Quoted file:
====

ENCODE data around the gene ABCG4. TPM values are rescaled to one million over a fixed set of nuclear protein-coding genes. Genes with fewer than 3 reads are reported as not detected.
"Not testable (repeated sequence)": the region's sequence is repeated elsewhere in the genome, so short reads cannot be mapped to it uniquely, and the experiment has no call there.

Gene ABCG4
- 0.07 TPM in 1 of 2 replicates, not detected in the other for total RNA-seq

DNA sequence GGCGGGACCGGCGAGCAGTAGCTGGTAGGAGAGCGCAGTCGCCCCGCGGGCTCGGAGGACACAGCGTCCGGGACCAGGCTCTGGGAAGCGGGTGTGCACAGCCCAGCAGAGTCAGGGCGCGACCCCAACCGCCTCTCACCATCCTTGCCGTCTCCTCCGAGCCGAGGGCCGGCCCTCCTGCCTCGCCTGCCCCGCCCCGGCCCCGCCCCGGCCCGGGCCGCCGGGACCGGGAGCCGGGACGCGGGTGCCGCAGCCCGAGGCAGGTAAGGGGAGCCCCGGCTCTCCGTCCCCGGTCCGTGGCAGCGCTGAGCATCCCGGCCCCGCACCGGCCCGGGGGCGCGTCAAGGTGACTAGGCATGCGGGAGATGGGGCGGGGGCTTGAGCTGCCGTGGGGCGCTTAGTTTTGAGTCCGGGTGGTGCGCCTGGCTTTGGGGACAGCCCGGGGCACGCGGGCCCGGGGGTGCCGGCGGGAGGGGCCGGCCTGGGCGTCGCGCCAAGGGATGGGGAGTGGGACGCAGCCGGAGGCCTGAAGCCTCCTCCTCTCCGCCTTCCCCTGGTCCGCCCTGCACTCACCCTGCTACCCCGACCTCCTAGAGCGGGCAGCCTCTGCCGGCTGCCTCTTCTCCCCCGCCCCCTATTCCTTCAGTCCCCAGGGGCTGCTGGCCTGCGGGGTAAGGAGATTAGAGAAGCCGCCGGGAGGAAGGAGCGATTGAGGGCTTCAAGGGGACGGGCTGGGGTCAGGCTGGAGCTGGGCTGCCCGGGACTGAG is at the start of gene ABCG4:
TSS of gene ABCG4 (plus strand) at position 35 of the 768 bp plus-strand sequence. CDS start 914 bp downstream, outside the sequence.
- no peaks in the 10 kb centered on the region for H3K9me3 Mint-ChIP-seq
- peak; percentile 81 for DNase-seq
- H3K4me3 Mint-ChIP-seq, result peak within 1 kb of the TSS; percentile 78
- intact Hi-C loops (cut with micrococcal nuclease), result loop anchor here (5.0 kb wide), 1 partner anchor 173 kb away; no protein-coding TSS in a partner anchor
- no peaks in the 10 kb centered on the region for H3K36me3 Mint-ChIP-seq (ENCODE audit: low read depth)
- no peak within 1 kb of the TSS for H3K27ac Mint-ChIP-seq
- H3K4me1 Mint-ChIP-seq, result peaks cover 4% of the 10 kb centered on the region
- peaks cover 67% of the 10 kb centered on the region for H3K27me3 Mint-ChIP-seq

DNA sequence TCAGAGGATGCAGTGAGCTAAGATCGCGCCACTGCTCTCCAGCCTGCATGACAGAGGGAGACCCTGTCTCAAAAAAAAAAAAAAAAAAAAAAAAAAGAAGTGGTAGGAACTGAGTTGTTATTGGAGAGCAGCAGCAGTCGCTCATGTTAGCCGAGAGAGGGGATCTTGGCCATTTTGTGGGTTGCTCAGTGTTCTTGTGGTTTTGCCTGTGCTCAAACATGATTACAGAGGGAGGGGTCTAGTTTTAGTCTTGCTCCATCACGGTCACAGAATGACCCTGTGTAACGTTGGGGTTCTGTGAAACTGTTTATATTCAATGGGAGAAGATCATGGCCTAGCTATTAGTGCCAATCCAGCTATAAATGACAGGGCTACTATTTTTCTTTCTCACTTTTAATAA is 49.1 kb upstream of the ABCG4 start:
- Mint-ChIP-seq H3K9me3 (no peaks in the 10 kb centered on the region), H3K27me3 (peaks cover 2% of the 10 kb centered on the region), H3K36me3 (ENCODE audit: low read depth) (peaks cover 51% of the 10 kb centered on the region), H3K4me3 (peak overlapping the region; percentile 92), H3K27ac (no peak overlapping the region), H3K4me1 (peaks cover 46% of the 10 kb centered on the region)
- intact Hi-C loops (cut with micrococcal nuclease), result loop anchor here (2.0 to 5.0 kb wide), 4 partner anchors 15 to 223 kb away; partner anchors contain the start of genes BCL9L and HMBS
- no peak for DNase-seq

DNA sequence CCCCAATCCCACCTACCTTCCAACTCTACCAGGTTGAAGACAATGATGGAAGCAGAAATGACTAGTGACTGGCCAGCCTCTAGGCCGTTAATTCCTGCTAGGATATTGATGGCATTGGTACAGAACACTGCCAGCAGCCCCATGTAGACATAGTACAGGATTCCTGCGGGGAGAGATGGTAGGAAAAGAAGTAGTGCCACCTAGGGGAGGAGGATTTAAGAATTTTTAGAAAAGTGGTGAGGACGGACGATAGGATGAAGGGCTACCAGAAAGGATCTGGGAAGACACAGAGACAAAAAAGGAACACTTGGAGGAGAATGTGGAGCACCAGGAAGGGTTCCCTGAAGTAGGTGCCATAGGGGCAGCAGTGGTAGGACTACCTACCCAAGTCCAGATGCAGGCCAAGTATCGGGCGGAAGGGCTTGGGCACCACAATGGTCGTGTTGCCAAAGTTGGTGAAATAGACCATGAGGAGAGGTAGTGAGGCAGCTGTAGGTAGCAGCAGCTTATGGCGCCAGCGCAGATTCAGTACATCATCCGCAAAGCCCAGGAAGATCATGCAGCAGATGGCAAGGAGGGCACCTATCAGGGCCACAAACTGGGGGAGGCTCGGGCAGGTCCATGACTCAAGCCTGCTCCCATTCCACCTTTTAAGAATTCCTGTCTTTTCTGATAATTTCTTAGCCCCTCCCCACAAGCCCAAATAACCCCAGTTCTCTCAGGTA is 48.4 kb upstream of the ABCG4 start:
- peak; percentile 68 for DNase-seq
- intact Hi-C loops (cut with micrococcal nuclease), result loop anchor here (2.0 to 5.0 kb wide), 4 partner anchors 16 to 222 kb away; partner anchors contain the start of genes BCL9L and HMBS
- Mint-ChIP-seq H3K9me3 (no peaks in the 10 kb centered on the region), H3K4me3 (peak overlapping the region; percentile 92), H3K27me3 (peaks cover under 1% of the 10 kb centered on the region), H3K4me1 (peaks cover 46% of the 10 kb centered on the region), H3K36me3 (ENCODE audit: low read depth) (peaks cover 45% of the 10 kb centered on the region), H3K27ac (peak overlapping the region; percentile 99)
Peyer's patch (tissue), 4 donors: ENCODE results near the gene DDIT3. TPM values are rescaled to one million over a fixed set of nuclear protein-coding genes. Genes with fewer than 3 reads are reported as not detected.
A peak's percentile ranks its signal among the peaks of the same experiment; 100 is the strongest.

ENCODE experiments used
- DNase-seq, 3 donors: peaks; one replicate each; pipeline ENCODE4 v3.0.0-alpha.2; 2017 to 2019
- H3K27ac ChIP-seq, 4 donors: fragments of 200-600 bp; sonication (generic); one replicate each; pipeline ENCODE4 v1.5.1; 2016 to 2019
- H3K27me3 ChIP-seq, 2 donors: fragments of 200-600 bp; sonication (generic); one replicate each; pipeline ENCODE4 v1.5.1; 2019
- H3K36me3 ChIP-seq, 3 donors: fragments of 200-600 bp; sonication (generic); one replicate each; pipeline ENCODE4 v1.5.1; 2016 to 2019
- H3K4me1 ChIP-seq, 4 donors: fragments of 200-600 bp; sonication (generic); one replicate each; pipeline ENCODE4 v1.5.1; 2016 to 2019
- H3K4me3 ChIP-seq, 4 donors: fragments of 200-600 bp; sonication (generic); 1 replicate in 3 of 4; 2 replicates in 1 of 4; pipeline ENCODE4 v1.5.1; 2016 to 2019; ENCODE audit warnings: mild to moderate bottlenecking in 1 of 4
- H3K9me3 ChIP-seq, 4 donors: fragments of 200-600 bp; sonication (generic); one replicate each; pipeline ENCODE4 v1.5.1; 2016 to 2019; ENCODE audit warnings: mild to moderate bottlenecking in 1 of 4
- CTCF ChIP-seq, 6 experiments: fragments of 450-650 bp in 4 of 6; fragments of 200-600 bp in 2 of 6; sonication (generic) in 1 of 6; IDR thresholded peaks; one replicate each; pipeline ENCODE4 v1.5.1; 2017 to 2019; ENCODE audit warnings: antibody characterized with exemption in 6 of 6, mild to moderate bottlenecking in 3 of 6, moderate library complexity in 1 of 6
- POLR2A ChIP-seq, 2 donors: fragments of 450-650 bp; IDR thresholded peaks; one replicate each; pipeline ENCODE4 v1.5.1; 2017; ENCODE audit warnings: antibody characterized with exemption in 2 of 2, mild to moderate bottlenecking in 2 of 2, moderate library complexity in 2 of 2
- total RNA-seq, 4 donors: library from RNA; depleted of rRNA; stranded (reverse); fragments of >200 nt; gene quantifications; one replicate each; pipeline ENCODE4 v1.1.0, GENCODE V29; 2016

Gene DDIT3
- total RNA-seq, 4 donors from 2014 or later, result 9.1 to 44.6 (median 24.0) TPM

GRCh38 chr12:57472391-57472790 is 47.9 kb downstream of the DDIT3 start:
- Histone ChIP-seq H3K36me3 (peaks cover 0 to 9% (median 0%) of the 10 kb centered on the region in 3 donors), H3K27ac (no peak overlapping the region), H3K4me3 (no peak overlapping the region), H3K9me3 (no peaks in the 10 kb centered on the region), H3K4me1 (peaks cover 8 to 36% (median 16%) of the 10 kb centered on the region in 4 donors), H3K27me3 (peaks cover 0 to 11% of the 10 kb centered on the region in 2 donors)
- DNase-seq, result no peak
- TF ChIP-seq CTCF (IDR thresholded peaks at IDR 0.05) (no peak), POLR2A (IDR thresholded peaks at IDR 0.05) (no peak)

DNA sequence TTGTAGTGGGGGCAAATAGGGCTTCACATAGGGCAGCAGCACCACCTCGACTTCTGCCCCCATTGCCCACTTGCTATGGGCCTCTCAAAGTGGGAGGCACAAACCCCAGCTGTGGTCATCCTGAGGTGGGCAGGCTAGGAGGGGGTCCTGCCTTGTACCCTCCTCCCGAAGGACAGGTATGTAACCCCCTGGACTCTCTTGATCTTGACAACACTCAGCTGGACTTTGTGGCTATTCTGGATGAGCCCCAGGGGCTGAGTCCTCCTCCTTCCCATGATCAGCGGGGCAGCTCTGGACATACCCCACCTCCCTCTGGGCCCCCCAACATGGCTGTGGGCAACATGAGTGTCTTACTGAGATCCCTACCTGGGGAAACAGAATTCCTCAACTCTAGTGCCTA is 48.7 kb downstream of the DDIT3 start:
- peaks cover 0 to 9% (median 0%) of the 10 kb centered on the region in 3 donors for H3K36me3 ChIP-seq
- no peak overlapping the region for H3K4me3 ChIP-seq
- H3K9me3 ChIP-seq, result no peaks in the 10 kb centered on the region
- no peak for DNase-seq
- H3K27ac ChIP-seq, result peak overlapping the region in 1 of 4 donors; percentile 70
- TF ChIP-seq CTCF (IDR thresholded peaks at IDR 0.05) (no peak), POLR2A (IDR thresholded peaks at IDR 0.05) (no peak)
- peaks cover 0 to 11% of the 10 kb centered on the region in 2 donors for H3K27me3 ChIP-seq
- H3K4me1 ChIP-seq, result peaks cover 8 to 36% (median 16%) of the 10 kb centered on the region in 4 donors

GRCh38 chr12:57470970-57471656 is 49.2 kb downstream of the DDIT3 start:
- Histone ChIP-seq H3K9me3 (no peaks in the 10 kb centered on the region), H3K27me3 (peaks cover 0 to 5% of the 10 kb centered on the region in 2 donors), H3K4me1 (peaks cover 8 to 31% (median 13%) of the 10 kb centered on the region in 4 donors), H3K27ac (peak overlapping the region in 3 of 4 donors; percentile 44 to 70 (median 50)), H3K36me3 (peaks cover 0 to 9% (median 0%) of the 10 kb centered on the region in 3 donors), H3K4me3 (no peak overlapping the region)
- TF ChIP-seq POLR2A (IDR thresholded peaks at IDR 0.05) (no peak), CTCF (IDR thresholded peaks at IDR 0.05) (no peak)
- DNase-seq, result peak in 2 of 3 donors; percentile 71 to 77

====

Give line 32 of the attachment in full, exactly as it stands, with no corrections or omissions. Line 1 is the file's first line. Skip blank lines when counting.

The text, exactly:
- H3K9me3 ChIP-seq, 4 donors: fragments of 200-600 bp; sonication (generic); one replicate each; pipeline ENCODE4 v1.5.1; 2016 to 2019; ENCODE audit warnings: mild to moderate bottlenecking in 1 of 4